As the global community grapples with the dire urgency of our environmental crisis, France’s stance at the recent G20 summit held in India is reflective of the immediate need to transition away from the damaging impacts of fossil fuels. However, this urgent call to action has been met with resistance from Russia, causing a rift between energy ministers who are unable to agree on a clear timeline for the phasing out of fossil fuels. The tension around this critical issue was evident in the statement issued post the summit, highlighting the contentious divide on the subject of oil and gas among the participating nations.
France, leading a coalition of 18 nations, fervently advocates for an expedited divestment from fossil fuels and a significant reduction in greenhouse gas emissions post 2025. The coalition’s clarion call arises from the shared belief that “humanity can no longer afford to wait,” emphasizing the escalating threat of climate change to our shared planet.
Despite this political will, the reality of the situation presents considerable obstacles. A chasm lies between the aspirations of our political leaders and the practicalities of technology and economics within the renewable energy sector. The current competition between fossil fuels and green energy presents a stumbling block, as the drive towards sustainability collides with the entrenched infrastructure and economics of traditional energy sources.
Recent reports by Bloomberg indicate that US utilities are beginning to sever contracts with wind power producers. This trend is not confined to the US. Indeed, just last week, EADaily reported that Sweden’s Vattenfall ceased one of its offshore wind farm projects in the UK. This state-owned company attributes the halt to the energy crisis and the prevailing geopolitical climate, which have driven costs to prohibitive levels.
The economic viability of wind turbines and solar power plants is heavily influenced by weather conditions. The need for additional long-distance transmission lines, where these conditions are favourable, amplifies the complexity and cost of the situation. According to the International Energy Agency, the cost of energy networks and related infrastructure is set to quadruple by the 2040s. This hike sees a surge from approximately $300 billion per year to an exorbitant amount exceeding $1.2 trillion per year at current prices.
Adding to this, the occasional dip in electricity cost to below zero due to overproduction from renewable sources—mainly wind turbines and solar power plants—has been raising eyebrows. Such instances signal that a further increase in power generation from these sources would exacerbate balance regulation issues in the power supply system.
Igor Sechin, head of Rosneft, conveyed his skepticism at the 26th St Petersburg International Economic Forum (SPIEF-2023), noting that the energy transition does not possess the required technological support. Despite these daunting technical and technological challenges, the finite nature of fossil fuel reserves dictates an unavoidable shift in the vector of energy and transport development.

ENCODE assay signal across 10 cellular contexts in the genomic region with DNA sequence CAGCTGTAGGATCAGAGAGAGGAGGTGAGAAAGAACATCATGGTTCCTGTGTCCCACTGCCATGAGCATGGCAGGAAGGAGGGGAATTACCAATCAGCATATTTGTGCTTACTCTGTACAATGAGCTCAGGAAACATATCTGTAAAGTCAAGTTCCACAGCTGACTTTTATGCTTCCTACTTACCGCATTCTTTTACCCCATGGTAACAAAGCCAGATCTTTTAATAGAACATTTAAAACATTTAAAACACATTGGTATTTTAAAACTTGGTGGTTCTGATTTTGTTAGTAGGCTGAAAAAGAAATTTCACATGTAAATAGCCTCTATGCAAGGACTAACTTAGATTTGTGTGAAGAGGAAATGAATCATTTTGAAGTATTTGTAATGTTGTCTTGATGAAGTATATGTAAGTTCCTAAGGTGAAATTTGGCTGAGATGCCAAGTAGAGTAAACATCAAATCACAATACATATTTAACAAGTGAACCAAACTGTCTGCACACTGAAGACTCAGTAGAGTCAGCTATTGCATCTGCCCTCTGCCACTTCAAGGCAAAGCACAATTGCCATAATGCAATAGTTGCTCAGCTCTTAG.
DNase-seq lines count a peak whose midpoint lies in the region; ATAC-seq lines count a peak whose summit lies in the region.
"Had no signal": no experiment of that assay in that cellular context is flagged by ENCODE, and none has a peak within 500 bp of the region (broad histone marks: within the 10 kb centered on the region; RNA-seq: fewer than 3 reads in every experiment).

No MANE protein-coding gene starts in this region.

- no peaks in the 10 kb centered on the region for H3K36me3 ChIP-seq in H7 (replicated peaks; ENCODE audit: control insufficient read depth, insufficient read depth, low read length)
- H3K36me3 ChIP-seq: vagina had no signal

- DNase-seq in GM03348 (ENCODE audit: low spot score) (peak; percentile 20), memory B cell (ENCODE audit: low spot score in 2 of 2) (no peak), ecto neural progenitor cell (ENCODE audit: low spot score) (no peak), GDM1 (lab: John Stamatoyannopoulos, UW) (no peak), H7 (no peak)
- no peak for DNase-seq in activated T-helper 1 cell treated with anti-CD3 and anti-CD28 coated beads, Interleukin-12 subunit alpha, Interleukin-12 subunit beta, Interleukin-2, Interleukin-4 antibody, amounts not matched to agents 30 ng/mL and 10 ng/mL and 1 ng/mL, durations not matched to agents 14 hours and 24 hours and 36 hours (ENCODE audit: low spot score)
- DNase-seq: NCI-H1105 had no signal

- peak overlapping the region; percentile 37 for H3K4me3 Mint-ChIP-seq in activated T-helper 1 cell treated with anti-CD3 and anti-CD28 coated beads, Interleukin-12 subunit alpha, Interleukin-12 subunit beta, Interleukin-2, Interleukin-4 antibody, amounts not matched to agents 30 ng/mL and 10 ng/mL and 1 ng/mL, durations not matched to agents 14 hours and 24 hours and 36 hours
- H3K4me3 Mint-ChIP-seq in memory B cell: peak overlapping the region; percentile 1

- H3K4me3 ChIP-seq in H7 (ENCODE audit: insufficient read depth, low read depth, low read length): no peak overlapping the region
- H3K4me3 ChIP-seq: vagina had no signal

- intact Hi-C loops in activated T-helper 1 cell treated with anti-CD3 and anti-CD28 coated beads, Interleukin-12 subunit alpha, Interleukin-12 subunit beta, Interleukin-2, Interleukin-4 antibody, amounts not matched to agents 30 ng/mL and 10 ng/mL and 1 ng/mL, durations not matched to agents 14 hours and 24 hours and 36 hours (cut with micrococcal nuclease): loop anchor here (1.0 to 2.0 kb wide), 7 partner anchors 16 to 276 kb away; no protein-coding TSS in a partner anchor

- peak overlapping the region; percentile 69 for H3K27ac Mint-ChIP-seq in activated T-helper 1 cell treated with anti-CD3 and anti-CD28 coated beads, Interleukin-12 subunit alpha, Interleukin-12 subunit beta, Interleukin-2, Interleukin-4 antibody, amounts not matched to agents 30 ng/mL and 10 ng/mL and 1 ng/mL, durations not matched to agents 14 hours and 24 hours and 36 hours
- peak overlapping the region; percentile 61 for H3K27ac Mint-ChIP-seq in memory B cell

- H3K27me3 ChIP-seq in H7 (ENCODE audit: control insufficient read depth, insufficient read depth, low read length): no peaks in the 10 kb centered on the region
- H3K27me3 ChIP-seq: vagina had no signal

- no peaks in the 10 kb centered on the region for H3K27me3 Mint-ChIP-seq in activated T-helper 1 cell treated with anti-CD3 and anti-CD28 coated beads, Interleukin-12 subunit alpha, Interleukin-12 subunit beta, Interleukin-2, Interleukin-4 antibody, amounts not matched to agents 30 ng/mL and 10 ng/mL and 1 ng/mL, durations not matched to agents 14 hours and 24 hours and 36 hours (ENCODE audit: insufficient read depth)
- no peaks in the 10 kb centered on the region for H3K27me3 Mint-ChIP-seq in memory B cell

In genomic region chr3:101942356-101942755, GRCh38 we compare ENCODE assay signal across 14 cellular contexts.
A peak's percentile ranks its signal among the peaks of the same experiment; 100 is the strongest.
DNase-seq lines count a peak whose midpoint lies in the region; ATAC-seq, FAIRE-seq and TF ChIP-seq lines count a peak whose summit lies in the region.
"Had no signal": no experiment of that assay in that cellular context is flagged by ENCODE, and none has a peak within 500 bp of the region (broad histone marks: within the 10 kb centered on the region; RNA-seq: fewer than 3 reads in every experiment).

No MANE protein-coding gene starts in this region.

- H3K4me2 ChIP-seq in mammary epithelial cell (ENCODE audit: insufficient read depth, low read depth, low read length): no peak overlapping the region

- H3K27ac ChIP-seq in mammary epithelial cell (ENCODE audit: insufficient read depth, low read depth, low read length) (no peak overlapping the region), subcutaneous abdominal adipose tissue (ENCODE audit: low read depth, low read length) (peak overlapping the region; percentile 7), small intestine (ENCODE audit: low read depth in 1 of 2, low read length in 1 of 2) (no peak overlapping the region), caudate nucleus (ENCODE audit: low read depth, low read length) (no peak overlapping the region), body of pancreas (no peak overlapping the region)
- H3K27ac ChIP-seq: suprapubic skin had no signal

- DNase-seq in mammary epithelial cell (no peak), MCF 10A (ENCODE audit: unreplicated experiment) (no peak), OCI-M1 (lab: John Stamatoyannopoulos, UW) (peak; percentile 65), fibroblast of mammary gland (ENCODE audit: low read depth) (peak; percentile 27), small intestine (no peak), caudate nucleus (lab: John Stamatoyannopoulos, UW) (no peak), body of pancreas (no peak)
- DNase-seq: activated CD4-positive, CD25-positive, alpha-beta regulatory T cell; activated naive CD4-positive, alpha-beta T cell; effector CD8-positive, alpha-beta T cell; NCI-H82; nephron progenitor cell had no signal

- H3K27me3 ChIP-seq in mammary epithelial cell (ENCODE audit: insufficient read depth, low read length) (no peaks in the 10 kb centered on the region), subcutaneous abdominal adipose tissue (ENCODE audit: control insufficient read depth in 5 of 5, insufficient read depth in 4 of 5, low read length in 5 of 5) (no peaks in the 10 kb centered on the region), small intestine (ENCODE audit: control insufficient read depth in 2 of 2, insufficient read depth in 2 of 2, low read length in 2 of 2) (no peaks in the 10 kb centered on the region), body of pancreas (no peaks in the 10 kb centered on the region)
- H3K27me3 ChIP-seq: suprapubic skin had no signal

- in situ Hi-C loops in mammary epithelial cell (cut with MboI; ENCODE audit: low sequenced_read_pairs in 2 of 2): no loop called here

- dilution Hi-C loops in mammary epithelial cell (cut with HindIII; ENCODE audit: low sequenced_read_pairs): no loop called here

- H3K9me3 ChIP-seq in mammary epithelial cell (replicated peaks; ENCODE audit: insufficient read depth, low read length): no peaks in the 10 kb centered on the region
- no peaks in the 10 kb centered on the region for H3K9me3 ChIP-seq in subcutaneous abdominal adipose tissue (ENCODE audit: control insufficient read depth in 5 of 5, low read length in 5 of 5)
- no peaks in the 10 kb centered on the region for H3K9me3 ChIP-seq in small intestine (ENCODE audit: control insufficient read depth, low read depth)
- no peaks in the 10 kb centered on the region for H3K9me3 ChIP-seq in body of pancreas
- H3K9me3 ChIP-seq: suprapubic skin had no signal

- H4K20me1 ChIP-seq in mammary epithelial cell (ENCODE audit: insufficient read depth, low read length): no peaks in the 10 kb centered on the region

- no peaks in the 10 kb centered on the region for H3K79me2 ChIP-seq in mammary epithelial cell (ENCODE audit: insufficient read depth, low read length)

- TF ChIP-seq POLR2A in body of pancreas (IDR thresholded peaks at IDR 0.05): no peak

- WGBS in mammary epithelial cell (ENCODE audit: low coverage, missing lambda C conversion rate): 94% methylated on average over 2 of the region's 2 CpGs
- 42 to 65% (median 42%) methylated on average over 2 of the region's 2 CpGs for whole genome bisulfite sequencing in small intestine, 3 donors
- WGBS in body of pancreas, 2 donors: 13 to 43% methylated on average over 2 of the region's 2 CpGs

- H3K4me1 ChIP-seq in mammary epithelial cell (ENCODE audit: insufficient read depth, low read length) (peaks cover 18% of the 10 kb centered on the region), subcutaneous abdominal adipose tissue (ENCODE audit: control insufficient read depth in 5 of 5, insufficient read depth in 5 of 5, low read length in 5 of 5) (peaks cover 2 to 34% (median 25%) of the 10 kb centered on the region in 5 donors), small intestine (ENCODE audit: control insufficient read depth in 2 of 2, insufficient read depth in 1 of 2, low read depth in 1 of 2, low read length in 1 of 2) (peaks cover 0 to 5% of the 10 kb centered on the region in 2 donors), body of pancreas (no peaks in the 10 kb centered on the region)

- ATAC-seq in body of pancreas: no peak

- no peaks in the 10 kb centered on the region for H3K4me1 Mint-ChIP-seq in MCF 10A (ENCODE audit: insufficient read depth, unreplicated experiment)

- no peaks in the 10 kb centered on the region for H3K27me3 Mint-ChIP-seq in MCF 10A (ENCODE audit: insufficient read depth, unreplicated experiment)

An urgent requirement for alternative power generation technologies is evident, and these need to cater to the burgeoning demands of electric transport. One such promising technology has been developed by the research and technology company Neutrino Energy Group, which is preparing for pre-industrial trials of its Neutrino Power Cubes—fuel-free electricity generators—in Austria, collaborating with GAIA (Austria).
Holger Thorsten Schubart, the President of the Neutrino Energy Group, and Roberto Reuter from GAIA, Austria, are leading the way in this innovative endeavour. The trials, set to test the practical application of the 5-6 kW net fuel-free Neutrino Power Cube, will utilize 100 to 200 pre-production cubes provided by the Neutrino Energy Group. The trial period will span 6 to 9 months, during which the stability of the device’s performance under constant load will be closely monitored. Anticipating a positive outcome, industrial license production of the Neutrino Power Cubes is scheduled to commence in Switzerland in early 2024, followed by the inauguration of a plant in Korea in late 2024. The company envisages an annual output capacity of 30 GW by 2029.
The Neutrino Power Cube can be more accurately described as an energy converter rather than a power generator. This revolutionary device harnesses the kinetic energy of neutral neutrino particles and the thermal (Brownian) motion of graphene atoms. It operates autonomously, independently of the grid, and its absence of rotating elements eliminates any noise and discomfort.
The versatility of Neutrinovoltaic technology is another aspect worth noting. This technology has potential far beyond the production of Neutrino Power Cubes—it is adaptable for creating electric car bodies that function as energy converters. In collaboration with Indian partners, Neutrino Energy Group is pioneering this innovative approach with their Pi Car project, with the aim of completing experimental work on an energy converter housing for an electric car by 2026.
Fuel-free power generation technologies like Neutrinovoltaic have immense potential to reshape our energy landscape and transport sector. They promise to fully address our present and future energy needs in a sustainable way, contributing positively to the environmental health of our planet. Thus, the fervent anticipation around these developments is justified; they may truly herald the future of energy and transport.
This is a translation from Russian; the original article can be found here: Бестопливные генераторы закладывают фундамент энергоперехода